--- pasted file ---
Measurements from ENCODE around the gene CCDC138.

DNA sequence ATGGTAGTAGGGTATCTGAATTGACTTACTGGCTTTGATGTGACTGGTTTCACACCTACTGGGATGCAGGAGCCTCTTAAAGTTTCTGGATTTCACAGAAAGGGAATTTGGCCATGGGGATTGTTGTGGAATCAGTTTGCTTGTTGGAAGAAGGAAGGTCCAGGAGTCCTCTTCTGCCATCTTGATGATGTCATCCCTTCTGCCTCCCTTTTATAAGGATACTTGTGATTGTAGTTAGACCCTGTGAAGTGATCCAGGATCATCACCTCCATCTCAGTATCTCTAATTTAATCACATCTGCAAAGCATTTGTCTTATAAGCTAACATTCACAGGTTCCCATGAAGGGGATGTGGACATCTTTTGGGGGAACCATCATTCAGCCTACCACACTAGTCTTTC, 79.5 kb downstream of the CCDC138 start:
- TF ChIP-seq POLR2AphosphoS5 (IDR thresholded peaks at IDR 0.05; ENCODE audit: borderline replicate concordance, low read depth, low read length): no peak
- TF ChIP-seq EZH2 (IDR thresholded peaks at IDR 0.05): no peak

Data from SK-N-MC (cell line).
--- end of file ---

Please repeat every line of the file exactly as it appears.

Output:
Measurements from ENCODE around the gene CCDC138.

DNA sequence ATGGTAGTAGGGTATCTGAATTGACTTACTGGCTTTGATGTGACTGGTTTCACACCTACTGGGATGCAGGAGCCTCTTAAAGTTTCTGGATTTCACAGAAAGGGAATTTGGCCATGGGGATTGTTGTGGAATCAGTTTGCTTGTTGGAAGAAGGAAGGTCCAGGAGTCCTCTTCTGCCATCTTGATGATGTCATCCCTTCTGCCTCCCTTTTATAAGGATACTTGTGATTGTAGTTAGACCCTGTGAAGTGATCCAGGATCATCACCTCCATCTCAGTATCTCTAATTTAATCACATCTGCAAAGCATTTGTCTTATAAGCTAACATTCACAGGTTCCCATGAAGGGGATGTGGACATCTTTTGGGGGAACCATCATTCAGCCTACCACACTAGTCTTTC, 79.5 kb downstream of the CCDC138 start:
- TF ChIP-seq POLR2AphosphoS5 (IDR thresholded peaks at IDR 0.05; ENCODE audit: borderline replicate concordance, low read depth, low read length): no peak
- TF ChIP-seq EZH2 (IDR thresholded peaks at IDR 0.05): no peak

Data from SK-N-MC (cell line).